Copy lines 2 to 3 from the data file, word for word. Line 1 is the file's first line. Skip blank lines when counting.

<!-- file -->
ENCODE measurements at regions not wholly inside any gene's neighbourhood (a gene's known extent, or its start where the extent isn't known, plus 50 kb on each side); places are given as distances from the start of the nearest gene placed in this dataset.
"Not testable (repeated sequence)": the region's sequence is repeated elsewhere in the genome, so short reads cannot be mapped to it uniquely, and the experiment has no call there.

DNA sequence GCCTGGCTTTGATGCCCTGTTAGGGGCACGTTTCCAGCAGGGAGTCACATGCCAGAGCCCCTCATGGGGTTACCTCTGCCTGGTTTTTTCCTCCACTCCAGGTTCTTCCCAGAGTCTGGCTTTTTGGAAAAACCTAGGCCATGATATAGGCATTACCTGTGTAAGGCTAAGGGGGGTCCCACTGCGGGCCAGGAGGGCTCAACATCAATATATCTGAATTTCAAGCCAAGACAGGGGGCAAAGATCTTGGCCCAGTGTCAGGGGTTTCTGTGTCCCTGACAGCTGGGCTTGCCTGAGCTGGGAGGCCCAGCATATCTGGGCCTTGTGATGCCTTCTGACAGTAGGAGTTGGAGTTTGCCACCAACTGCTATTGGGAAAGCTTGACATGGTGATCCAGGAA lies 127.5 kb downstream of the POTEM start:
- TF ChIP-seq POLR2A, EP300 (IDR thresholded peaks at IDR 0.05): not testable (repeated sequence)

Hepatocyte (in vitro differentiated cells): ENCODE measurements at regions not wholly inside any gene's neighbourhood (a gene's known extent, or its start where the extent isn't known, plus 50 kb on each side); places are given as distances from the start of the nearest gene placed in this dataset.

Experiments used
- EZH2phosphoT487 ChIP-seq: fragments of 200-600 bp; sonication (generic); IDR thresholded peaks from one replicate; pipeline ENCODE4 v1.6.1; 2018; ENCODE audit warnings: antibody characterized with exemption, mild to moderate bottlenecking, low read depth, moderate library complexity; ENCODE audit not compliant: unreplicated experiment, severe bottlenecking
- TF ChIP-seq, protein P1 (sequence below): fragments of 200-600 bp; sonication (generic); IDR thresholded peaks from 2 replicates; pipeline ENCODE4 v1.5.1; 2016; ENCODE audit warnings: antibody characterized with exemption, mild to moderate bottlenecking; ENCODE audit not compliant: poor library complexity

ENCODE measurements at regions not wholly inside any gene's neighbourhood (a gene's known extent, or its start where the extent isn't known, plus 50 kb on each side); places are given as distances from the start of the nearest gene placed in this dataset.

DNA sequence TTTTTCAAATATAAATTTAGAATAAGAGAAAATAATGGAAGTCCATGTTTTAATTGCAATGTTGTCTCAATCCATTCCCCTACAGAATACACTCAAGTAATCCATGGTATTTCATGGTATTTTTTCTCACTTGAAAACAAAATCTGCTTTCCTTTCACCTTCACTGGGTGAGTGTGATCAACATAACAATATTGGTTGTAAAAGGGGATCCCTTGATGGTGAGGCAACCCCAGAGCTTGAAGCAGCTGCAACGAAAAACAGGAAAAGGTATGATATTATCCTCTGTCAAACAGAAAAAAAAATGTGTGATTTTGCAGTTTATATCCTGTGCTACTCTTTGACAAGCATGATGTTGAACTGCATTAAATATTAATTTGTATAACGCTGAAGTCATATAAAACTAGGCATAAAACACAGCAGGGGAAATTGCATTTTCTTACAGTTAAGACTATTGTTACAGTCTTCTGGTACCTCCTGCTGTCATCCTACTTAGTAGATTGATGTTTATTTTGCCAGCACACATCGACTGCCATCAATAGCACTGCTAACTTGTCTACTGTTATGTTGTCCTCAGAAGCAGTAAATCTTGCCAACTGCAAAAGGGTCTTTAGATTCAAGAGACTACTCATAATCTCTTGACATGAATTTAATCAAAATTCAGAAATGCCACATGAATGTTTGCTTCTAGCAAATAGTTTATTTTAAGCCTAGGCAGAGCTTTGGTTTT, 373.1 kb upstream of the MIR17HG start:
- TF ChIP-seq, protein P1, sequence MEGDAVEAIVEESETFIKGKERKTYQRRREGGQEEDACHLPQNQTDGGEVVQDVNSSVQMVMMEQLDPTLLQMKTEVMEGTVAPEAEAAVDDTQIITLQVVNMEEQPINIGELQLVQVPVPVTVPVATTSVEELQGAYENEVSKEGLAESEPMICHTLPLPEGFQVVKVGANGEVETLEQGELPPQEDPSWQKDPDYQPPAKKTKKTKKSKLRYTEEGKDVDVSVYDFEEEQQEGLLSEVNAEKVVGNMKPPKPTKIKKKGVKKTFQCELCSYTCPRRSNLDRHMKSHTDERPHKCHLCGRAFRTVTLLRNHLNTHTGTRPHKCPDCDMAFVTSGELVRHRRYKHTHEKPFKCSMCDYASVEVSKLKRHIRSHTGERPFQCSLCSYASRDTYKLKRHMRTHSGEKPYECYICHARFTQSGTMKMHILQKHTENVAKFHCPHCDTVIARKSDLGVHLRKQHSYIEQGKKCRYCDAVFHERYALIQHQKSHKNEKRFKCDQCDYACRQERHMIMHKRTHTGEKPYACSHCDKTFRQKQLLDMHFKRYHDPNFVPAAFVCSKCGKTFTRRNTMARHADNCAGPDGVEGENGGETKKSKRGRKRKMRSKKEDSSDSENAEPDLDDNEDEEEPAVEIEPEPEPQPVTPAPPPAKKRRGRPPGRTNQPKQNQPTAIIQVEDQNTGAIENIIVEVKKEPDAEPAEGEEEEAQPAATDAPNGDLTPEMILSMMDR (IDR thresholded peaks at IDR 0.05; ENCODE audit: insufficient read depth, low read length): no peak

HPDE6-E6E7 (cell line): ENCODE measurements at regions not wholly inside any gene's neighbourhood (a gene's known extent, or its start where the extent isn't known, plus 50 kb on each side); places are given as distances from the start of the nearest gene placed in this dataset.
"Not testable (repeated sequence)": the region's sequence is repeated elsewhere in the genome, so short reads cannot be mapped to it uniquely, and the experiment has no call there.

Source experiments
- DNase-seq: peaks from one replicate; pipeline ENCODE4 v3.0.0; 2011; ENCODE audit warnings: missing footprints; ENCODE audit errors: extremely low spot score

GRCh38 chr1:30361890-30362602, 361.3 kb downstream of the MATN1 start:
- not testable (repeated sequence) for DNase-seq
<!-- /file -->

"Not testable (repeated sequence)": the region's sequence is repeated elsewhere in the genome, so short reads cannot be mapped to it uniquely, and the experiment has no call there.

DNA sequence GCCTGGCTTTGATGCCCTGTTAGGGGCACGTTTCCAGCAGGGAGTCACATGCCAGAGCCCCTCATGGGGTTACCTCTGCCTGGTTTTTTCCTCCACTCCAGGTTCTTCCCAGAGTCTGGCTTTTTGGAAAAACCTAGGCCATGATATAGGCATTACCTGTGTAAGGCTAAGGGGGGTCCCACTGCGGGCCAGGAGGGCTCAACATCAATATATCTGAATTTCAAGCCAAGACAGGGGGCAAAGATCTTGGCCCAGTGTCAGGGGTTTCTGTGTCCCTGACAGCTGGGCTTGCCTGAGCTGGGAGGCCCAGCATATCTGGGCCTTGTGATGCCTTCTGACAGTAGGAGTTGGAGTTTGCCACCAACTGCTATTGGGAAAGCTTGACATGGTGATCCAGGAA lies 127.5 kb downstream of the POTEM start: